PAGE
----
(RNS) — I had just finished giving a talk on my new book on the state of American Judaism, post-Oct. 7.  It was at the 92nd Street Y in New York, in conversation with Rabbi David Ingber. A man approached me and introduced himself, in a soft Russian accent. 

He told me his name was Slepak. 

“As in … ?”

“Yes,” he replied. “My father was Vladimir Slepak.”

That name instantly carried me back, decades ago, in Jewish and world history. That name had been on the lips of a generation of Jewish activists — a name spoken with deep reverence.

The late Vladimir Slepak was a Russian dissident and one of the heroes of the Soviet Jewry movement.

For those of us too young to remember, the Soviet Jewry movement was an international human rights movement that advocated for religious freedom for Jews in the former Soviet Union (or, more accurately, the future former Soviet Union).

Those freedoms included the right to study Judaism, to worship freely and openly, and to emigrate from the USSR to Israel. Those who had applied for permission to emigrate, and had been refused such permission by the Soviet authorities, were known as refuseniks.

Their lives were wretched; once you applied for permission to emigrate, that information would make its way to your employer, you would lose your job, and that would plunge your family into a financially precarious position.

Read the indispensable history of the movement: “When They Come For Us, We’ll Be Gone: The Epic Struggle to Save Soviet Jewry,” by Gal Beckerman.

The Soviet Jewry movement flourished in the 1960s through the 1980s. It captured the imagination of a generation of Jews. It involved massive rallies (especially the Freedom Sunday rally in Washington, D.C., on Dec. 6, 1987 — 200,000 people), letter writing campaigns and surreptitious missions to Russia to visit refuseniks.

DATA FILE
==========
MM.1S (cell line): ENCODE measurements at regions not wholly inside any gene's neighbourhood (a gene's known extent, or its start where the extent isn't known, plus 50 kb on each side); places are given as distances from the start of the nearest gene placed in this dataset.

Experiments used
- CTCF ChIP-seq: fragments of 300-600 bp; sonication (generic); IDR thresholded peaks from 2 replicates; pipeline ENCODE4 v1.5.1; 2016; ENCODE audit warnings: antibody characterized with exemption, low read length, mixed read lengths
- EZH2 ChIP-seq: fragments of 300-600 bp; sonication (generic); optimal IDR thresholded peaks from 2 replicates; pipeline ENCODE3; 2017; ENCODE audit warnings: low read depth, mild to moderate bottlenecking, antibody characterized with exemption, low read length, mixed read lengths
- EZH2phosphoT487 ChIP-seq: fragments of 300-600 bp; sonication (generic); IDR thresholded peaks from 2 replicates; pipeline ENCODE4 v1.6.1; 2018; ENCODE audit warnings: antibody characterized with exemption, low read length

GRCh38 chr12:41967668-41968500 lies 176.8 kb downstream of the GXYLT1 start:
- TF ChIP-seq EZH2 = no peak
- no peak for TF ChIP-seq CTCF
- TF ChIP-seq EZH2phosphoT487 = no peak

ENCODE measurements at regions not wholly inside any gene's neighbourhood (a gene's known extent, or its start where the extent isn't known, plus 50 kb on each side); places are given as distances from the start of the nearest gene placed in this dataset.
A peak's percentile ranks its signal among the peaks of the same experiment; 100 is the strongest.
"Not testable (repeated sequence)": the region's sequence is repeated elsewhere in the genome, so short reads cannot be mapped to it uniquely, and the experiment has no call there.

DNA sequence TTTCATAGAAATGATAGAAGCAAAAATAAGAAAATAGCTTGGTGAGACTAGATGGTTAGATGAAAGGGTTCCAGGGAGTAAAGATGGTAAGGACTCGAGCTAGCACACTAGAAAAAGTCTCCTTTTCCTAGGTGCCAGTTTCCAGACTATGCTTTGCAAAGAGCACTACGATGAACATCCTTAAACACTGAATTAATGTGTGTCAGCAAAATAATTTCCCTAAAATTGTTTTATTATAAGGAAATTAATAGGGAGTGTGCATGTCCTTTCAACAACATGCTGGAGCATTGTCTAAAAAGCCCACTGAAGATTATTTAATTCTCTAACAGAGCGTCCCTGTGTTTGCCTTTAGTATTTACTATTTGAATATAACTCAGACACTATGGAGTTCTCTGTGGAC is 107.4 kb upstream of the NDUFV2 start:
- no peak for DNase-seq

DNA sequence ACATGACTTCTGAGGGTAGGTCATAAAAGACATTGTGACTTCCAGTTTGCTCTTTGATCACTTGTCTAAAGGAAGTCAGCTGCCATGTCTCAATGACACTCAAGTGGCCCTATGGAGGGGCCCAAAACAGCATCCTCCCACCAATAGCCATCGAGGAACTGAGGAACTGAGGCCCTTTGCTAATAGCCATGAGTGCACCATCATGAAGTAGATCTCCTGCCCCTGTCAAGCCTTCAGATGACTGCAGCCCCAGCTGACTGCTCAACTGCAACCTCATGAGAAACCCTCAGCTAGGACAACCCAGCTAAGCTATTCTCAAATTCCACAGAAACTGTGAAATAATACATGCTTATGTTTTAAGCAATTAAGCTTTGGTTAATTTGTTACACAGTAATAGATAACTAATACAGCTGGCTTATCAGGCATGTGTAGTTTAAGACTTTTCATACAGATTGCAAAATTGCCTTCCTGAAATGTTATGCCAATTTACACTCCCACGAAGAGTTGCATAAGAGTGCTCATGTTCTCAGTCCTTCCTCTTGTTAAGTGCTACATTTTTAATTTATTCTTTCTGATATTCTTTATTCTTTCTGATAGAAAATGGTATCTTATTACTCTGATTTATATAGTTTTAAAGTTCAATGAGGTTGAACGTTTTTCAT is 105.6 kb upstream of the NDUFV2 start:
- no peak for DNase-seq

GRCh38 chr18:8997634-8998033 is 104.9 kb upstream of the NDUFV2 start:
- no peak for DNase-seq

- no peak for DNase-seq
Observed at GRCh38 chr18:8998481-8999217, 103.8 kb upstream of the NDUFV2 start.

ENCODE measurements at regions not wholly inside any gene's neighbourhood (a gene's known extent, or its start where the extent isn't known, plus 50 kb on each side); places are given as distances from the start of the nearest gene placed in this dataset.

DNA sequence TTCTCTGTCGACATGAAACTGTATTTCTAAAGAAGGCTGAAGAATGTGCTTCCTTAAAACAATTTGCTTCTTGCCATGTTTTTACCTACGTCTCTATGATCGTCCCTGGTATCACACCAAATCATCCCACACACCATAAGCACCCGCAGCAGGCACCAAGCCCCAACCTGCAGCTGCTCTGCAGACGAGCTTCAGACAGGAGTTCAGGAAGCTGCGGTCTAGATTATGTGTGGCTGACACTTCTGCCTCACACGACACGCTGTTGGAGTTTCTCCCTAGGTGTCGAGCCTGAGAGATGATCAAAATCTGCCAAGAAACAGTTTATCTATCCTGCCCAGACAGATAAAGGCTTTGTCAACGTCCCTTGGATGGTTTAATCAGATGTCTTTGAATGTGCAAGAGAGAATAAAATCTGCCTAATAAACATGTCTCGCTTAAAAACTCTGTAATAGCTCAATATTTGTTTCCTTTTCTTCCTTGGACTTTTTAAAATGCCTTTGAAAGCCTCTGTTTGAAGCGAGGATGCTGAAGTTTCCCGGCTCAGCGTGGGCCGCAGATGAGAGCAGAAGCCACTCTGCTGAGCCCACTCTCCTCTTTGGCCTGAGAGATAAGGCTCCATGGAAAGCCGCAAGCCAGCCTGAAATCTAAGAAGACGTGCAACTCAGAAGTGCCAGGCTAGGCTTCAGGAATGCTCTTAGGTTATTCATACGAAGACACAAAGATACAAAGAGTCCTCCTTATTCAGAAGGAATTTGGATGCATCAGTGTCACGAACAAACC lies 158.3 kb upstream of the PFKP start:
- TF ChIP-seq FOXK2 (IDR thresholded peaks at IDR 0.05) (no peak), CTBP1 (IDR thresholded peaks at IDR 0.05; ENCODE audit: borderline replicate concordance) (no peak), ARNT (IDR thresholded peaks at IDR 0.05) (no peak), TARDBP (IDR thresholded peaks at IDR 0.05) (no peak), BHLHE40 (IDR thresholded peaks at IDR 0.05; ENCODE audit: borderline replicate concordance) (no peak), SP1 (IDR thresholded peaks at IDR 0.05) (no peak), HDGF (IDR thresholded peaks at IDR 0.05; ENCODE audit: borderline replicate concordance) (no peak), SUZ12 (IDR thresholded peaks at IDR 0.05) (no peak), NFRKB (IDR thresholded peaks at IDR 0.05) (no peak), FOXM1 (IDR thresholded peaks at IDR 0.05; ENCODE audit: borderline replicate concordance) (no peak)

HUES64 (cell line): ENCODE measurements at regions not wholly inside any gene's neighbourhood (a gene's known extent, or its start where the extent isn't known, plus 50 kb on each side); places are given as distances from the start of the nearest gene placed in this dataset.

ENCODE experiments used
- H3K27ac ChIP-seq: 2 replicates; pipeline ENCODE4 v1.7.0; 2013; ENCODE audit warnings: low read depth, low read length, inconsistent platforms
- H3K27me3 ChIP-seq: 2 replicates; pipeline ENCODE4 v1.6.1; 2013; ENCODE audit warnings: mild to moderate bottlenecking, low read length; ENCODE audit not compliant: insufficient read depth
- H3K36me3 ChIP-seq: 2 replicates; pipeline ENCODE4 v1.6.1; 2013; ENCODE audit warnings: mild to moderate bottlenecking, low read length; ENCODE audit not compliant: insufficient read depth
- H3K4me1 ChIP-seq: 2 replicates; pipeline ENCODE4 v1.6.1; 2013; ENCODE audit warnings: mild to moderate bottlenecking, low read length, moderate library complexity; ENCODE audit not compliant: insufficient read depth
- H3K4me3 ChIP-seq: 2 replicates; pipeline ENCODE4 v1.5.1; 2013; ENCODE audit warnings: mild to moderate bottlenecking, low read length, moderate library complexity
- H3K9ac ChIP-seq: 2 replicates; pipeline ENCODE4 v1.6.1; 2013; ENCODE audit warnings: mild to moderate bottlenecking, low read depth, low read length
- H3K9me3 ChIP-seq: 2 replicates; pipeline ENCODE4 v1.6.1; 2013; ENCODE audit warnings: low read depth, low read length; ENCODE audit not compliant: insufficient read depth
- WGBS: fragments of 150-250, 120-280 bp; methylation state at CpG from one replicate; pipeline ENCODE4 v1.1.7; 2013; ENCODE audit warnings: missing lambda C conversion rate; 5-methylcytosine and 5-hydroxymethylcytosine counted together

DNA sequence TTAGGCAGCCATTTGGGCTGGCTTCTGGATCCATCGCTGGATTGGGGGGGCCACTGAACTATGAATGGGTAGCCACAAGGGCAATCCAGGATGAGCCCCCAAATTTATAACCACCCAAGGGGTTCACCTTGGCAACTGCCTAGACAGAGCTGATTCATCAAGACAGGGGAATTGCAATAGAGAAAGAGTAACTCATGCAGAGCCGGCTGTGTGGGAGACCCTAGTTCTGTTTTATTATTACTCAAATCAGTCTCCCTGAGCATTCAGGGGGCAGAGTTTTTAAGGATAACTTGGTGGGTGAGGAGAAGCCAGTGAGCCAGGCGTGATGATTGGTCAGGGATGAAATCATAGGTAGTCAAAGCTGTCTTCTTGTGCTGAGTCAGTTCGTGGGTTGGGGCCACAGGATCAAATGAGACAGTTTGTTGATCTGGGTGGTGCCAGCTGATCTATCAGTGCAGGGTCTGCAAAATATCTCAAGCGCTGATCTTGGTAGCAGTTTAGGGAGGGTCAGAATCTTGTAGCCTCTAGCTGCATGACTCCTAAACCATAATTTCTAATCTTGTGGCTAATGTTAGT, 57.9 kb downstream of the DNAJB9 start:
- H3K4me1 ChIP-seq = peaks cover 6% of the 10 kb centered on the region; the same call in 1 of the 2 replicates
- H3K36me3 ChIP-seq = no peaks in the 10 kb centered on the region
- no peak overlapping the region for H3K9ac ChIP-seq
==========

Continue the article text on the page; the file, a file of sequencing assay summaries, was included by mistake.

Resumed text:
If my memory serves me correctly, I had met Slepak on my own trip to Russia, back in 1983. His son confirmed it was possible; their apartment in Moscow had been a gathering place for such activists. “Natan Sharansky was arrested in our apartment,” he told me proudly.

On that trip, in the darkest days of the oppression of Soviet Jews, I visited a major bookstore in what was then Leningrad. An entire section of the bookstore featured anti-Israel and antisemitic posters. One poster depicted Israel’s then-Prime Minister Menachem Begin and Hitler, goose stepping over the bodies of dead Palestinians. 

Let us also remember: The “Zionism is racism” canard, peddled in the United Nations in 1975 and still parroted to this day, was a Russian export — pure Soviet propaganda. 

The Soviet Jewry movement galvanized the entire Jewish world. Activism for Soviet Jewry was a key part of my Jewish youth and young adulthood; my first public act of Jewish solidarity was attending a Soviet Jewry rally at Eisenhower Park on Long Island, in 1966 when I was barely 12 years old. It was hardly to be my last; such demonstrations for Soviet Jewry were part of my youth group days, wherein we spent many evenings protesting at the United Nations.

We wore bracelets adorned with the names of the refuseniks, the “prisoners of Zion.” Years later, young people would symbolically share their bnai mitzvah ceremonies by “twinning” with young Russian Jews who had been denied the ability to learn and practice Judaism. 

But there was something else about the Soviet Jewry movement. 

To quote the old Levy’s rye bread commercial: You didn’t have to be Jewish to care about Soviet Jews.